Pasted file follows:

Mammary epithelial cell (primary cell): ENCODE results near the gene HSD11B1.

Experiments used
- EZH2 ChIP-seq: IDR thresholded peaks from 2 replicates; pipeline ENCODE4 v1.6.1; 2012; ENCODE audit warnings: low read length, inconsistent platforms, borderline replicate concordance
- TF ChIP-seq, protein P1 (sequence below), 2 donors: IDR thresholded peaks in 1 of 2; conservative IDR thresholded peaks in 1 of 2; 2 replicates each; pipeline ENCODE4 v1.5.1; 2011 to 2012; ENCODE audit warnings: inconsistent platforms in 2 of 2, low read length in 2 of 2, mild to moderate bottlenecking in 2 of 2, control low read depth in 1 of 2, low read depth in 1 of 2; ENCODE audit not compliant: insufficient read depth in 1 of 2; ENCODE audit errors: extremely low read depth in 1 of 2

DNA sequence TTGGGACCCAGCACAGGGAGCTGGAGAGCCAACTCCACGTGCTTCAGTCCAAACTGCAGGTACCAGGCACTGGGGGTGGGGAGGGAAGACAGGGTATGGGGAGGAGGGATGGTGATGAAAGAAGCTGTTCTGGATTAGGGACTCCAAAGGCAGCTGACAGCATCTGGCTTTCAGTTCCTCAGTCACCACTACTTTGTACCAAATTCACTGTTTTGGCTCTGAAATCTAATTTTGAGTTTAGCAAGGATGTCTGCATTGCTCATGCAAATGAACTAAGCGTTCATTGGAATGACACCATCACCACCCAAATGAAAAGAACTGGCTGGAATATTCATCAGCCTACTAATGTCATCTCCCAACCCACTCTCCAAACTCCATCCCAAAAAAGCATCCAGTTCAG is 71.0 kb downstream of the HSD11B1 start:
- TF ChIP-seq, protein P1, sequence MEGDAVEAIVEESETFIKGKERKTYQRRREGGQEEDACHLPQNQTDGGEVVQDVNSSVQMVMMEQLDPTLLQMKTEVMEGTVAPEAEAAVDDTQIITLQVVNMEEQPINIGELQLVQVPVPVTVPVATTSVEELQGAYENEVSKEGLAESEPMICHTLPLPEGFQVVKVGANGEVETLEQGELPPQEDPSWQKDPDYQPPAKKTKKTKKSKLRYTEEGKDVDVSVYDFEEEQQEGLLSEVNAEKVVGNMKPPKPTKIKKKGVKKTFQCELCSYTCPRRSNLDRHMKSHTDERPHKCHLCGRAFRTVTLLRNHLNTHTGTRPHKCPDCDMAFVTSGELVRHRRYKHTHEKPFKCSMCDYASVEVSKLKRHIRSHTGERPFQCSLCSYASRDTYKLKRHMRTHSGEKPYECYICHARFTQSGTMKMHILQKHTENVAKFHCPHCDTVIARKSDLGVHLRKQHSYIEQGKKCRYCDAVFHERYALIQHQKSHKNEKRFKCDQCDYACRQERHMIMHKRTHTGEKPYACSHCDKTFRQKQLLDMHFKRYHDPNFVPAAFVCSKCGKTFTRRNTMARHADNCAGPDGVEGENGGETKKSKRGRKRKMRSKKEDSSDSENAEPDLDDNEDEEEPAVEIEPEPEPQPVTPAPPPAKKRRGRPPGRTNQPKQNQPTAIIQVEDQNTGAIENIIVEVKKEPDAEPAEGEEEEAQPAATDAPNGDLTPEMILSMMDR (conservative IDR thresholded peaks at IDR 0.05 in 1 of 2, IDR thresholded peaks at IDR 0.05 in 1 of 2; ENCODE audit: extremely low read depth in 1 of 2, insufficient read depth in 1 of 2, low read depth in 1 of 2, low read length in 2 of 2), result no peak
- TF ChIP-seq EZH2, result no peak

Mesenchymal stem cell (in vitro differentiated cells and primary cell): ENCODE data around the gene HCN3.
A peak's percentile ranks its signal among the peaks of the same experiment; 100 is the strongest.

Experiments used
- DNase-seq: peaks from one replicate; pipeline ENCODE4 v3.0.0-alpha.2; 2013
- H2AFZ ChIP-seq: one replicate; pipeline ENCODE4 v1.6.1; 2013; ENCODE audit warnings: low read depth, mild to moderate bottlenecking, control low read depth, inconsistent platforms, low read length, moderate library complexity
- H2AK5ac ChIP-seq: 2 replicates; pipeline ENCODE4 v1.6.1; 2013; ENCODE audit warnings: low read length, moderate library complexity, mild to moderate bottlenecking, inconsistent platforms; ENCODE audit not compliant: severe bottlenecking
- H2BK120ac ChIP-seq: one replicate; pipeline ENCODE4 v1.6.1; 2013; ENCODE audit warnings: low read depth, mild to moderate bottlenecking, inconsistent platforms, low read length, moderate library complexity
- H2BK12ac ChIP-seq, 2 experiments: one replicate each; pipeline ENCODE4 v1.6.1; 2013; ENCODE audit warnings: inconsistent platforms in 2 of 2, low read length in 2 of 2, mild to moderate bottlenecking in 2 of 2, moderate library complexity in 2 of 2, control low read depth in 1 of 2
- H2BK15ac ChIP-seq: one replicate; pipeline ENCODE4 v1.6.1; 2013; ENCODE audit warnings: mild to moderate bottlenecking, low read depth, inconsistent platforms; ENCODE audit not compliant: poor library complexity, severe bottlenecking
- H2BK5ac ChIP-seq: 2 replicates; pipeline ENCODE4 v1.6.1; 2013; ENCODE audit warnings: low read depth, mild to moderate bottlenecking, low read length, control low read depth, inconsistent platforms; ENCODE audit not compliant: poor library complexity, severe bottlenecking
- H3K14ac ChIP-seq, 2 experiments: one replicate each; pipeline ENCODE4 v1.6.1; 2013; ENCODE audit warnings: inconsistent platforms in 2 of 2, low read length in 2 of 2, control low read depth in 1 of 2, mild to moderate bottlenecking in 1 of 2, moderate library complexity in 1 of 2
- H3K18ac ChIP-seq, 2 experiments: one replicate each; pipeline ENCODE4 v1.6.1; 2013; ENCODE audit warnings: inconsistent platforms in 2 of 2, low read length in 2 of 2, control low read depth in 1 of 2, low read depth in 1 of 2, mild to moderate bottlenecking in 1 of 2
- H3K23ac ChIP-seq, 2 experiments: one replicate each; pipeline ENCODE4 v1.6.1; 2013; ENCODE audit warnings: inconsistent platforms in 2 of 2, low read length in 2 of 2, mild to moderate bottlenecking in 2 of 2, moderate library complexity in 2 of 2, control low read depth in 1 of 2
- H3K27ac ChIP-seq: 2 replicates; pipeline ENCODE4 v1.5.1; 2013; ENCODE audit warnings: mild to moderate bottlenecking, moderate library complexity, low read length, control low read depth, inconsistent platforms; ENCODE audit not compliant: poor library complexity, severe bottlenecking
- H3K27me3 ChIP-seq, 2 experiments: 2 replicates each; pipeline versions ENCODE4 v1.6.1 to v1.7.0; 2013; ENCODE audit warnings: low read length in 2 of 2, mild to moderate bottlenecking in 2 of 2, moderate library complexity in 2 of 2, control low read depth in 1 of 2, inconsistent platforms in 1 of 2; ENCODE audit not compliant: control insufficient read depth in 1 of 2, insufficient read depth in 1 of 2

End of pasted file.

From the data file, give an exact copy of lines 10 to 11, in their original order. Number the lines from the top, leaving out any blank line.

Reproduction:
Experiments used
- DNase-seq: peaks from one replicate; pipeline ENCODE4 v3.0.0-alpha.2; 2013